Thursday, May 3, 2012
I had the pleasure of seeing "The Perfect Family" at the Newport Beach Film Festival the other night. Kathleen Turner stars and executive produces. Sure, she's not the sexy young minx she was in "Body Heat" or "Romancing the Stone," but come on guys... she's 57 years old. She has reinvented herself, much like former sex symbol Alec Baldwin has done in his older years... and I'm so glad. We didn't see a lot of her in starring feature film roles for a while, but it was so fantastic watching her leading the cast again on the big screen. Her comedy chops are in full force reminiscent of her highly acclaimed performance in "Serial Mom." Emily Deschanel from tv's "Bones" plays her daughter, Jason Ritter from tv's "Parenthood" plays her son and we also get solid performances from Elizabeth Pena, Sharon Lawrence (though too young to play a former high school classmate of Turner), Michael McGrady and Richard Chamberlain. But remember, this blog is NOT about movie reviews. It's about what we take away from movies. So... let's talk about "perfect" families. Those of us from divorced or poor families tend to look at other families and think they have it all. Oh, they're so lucky. But if you ever peel away the layers, I think you'll find that many of those "perfect" families are the most IMperfect of all. I've fallen into the trap myself, where I've looked at people, who live in the gorgeous homes with the beautifully manicured lawns and white picket fences with the fantastic children and the most fabulous dog, and thought "Man, they have it all." But often behind closed doors, the PTA mom is cheating on her husband with her trainer, the man of the house is embezzling from his company and the high school valedictorian is popping pills. The things that happen on "Desperate Housewives" may not be so far from reality after all. So, instead of dreaming we had a "perfect" family for ourselves, we should probably just celebrate the family we do have, appreciate them and make the best of sometimes challenging situations. Let's put the FUN in dysfunction!!!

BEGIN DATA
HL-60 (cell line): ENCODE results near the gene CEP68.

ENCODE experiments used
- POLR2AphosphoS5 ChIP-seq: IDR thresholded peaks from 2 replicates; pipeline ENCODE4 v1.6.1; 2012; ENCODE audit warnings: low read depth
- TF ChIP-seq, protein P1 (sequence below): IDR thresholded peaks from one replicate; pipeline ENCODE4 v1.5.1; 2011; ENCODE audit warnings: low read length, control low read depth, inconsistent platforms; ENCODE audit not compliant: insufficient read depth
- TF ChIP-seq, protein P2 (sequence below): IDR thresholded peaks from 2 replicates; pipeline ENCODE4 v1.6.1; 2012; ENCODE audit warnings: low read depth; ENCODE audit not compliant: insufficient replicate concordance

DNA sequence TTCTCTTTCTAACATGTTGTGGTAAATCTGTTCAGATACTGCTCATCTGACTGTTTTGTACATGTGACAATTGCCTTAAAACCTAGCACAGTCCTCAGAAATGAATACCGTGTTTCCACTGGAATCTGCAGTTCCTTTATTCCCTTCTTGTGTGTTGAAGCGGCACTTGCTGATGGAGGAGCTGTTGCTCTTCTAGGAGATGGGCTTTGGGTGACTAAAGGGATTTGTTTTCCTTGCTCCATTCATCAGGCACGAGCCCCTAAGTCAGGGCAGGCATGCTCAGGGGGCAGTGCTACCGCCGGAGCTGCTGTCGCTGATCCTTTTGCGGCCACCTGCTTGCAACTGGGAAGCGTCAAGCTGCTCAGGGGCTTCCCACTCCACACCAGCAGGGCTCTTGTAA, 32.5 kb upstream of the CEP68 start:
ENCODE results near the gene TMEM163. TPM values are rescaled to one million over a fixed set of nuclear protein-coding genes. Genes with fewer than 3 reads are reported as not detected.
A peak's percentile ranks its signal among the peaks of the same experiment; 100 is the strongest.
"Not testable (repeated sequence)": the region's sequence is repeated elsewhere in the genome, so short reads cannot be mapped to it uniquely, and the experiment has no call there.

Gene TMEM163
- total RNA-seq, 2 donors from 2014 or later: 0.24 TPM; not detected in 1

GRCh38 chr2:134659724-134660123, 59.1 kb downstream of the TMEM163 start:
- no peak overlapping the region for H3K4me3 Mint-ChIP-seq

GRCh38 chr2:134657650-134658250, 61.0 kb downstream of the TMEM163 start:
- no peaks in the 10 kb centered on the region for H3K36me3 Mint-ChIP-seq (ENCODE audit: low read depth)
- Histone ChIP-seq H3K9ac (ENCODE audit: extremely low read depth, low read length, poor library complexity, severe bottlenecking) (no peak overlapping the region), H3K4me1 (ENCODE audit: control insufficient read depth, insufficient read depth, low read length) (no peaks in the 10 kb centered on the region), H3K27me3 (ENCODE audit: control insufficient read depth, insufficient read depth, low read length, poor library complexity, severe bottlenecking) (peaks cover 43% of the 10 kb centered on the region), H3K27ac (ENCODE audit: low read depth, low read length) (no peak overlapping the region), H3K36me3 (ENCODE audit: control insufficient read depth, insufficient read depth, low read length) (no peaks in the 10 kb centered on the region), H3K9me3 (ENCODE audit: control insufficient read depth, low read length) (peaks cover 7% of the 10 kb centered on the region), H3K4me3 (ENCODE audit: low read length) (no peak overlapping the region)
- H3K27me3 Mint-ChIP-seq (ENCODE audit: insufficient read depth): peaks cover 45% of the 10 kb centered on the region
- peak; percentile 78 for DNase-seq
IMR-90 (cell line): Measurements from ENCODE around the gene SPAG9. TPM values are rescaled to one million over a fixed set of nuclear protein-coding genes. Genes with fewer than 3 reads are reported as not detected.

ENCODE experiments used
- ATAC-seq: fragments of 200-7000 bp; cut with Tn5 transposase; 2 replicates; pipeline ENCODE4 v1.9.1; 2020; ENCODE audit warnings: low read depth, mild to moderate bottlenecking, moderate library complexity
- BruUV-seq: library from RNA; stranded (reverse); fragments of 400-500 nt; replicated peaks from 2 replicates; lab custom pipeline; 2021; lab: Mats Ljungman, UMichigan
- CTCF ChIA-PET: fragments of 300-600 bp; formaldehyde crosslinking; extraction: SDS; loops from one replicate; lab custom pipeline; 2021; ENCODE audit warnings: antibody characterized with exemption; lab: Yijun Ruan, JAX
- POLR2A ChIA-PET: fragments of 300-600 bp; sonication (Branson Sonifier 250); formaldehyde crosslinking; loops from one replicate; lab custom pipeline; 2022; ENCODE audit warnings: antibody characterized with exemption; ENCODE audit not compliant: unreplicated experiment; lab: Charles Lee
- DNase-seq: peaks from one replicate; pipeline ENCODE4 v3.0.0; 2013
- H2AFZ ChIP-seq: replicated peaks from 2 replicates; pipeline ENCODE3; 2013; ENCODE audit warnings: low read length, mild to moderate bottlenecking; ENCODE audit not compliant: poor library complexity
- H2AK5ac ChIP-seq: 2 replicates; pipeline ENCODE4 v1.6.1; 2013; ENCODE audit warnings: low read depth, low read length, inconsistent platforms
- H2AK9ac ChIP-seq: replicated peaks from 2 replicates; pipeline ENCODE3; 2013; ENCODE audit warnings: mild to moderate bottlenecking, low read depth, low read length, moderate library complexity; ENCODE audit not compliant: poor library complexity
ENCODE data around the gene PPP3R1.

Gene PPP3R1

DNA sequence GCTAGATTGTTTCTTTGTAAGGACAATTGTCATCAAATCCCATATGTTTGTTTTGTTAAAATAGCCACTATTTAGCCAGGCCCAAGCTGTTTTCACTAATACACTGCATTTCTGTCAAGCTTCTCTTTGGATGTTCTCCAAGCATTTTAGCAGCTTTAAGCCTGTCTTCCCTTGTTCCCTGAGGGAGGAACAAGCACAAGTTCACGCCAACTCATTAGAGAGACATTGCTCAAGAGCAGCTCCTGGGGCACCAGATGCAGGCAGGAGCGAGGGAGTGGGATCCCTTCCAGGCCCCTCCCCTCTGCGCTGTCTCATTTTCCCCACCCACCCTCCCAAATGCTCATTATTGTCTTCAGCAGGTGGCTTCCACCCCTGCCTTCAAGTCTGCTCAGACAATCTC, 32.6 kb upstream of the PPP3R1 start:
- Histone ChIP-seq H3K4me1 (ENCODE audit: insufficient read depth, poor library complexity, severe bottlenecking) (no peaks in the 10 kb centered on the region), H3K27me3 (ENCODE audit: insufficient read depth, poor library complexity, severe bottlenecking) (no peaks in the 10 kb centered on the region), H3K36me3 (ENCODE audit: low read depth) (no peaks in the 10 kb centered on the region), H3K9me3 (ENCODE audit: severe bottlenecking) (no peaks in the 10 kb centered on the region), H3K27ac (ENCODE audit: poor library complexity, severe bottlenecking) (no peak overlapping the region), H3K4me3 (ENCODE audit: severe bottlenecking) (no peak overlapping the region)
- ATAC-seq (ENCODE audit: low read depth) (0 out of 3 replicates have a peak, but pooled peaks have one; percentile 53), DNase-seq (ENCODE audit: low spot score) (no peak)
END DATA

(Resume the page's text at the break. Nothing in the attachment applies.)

The Newport Beach Film Festival comes to a close today and though some would say I'm a film connoisseur, not to mention I lived in Newport Beach throughout college, I must admit that this is the first time I ever attended. I'm so glad I did, though I wish I had time to see more films and take part in all it has to offer. I'm looking at it as an appetizer for years to come. The first movie I saw there is called "Swerve" and comes to us from Australia. That means no subtitles for those of you, who turn away from foreign films!!! The movie reminds me a bit of "No Country for Old Men" or "A Simple Plan" starring Billy Bob Thornton and Bill Paxton. It's the story of money and honesty. If you found a large sum of money, would you keep it or turn it in? If you decided to turn it in, would it be because it's the right thing to do or because you were afraid of the circumstances that could follow? Karma really can be a bitch! On the flip side, if you decided to keep it, how far would you go to get away with it? Starting over in a different country? Breaking other laws to keep your secret? Committing murder? Depending on your answer, chances are you won't admit the truth here on a blog. But this may be a good time to think about it. How important is money to you and what lengths will you go to to get your grubby little hands on it? As for the actors, David Lyons, Emma Booth and Jason Clarke do a fine job. Lyons should soon become a movie star here in America. Yes, he is a real dream boat (did I really just say dream boat?), but he certainly has the acting chops to back up his physical attributes. Booth is sort of a Nicole Kidman or Jessica Chastain type, though sexier, and Clarke plays a solid heavy. All three could easily make a successful transition to film and television here in the U.S., so watch for these Aussies getting their "Swerve" on... on a big or small screen near you!